But before we get to that part of the story, I offer a few refresher points for those who might not remember all the details of this adventure beyond Plymouth Rock and turkey on the fourth Thursday of November.

The Pilgrims, as we now call them, began as a small movement of churches in England against the Anglican Church, which was felt to still harbor far too much of the vertical hierarchy that the Protestant Reformation was meant to finish. For this move towards a more pure form of church government, they were dubbed Puritans, and their activities were considered to be not only threatening to the church, but to the crown.

After a comedy of errors that included several betrayals, arrests, escapes and dangerously leaking boats, just under 50 members of the Puritans managed to escape the punishment of the King of England by making it onto a boat called the Mayflower. All these years later, when we think of the Mayflower we assume that everyone on the ship was a Puritan, but in reality they made up just under half of the 102 passengers on that famous ship, and this fact is important to our little story. The rest of the manifest, ominously listed as "the strangers" by the Puritans, were just the rowdy bunch of people you might expect to find on a dodgy ship secretly sneaking away from Europe towards points unknown.

It was a difficult two-month journey across the Atlantic. The ship was overcrowded with the supplies these erstwhile settlers would need when they made land, and the journey was plagued by rough storms. When the weary crew finally sighted land it was not the mouth of the Hudson River as they had planned, but rather a rocky outcropping over 200 miles to the north now known as Cape Cod. The crew at first attempted to maneuver the failing vessel south, but after the long time at sea they were weak and sick and once again met a storm system that seemed almost divine in its fury and refusal to allow them any progress. When the ship almost met its untimely end against a particularly rocky section of sea, the captain made the decision to point the ship back towards Cape Cod.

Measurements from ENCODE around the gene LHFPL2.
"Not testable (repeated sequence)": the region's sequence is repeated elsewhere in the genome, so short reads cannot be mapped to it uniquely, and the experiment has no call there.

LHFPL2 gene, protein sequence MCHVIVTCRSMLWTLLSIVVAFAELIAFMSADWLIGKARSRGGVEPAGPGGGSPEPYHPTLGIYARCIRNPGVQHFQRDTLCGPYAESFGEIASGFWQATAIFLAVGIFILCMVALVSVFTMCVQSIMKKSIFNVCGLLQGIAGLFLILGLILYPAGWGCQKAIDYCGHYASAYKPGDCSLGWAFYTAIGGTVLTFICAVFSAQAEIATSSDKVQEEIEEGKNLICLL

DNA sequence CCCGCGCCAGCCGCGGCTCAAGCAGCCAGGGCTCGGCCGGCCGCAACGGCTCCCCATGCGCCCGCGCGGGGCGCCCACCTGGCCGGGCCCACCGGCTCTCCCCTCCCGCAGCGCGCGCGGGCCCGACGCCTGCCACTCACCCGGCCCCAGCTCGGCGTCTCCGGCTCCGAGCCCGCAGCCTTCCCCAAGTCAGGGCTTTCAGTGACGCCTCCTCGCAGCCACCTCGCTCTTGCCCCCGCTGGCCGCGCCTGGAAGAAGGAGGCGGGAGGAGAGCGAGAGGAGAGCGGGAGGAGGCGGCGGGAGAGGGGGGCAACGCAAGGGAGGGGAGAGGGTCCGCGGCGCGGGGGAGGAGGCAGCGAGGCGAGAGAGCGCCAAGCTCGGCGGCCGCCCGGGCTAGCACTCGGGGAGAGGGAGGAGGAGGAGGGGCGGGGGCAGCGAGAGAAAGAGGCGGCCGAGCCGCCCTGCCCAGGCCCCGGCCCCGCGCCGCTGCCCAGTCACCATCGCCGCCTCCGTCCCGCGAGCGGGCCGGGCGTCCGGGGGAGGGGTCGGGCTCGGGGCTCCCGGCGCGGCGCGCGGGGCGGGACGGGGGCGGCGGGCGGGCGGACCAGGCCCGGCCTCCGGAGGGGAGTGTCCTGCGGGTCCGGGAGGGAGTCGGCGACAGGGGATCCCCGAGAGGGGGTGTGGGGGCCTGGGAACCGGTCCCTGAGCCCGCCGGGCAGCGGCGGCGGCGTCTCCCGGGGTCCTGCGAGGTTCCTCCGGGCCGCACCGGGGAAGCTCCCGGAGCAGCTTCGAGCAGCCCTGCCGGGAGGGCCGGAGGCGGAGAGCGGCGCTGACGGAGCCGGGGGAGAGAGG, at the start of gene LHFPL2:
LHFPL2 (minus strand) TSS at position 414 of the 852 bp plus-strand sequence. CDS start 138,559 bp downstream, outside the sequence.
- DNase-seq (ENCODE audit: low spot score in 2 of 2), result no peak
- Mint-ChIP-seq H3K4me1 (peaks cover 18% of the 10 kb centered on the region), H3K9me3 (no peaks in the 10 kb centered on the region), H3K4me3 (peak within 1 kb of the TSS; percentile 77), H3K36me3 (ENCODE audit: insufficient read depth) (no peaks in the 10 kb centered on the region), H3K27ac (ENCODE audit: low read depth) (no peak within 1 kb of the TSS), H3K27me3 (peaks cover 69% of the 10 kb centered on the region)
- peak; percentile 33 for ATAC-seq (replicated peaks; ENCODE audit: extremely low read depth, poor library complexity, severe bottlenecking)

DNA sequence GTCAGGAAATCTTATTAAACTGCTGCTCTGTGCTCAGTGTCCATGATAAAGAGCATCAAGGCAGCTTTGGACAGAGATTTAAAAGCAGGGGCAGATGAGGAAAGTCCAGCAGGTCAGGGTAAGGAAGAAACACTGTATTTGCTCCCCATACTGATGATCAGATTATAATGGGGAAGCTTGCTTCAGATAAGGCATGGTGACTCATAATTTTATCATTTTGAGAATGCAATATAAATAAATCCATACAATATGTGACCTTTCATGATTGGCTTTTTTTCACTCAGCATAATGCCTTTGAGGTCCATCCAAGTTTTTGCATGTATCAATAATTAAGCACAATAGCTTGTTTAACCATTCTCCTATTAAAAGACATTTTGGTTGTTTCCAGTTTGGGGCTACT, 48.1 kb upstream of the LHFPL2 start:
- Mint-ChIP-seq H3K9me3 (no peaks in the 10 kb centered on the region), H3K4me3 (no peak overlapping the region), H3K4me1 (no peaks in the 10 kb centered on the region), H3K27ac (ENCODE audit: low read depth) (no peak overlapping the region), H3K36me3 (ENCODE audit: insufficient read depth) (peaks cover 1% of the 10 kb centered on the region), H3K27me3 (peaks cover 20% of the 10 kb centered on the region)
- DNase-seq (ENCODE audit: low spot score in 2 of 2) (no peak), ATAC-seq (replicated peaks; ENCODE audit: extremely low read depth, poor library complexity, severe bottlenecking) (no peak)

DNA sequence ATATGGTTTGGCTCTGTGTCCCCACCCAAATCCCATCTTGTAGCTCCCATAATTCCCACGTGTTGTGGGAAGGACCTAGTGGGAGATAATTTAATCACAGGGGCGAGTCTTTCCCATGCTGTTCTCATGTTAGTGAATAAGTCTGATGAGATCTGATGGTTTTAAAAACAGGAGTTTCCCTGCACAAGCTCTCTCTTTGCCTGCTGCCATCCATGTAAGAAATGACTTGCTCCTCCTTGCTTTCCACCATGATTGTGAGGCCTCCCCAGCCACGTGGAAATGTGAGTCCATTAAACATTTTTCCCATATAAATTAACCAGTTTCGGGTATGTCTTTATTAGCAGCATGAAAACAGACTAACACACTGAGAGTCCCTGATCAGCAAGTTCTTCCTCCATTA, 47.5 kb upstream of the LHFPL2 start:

This triggered a terrific uprising among the Puritans, for their legal charter was for an area of land in Virginia. And things got even worse when "the strangers" announced that when they made land on Cape Cod there would be no further legal obligation, thank you very much, to captain or settlement - they would be on their own. The entire journey and future of this community appeared to be in jeopardy.

But luckily for us and for history (but possibly not for turkeys), calmer and more rational heads prevailed. The leaders among both parties knew that they needed each other to survive and the Puritans reached back into their history for the solution.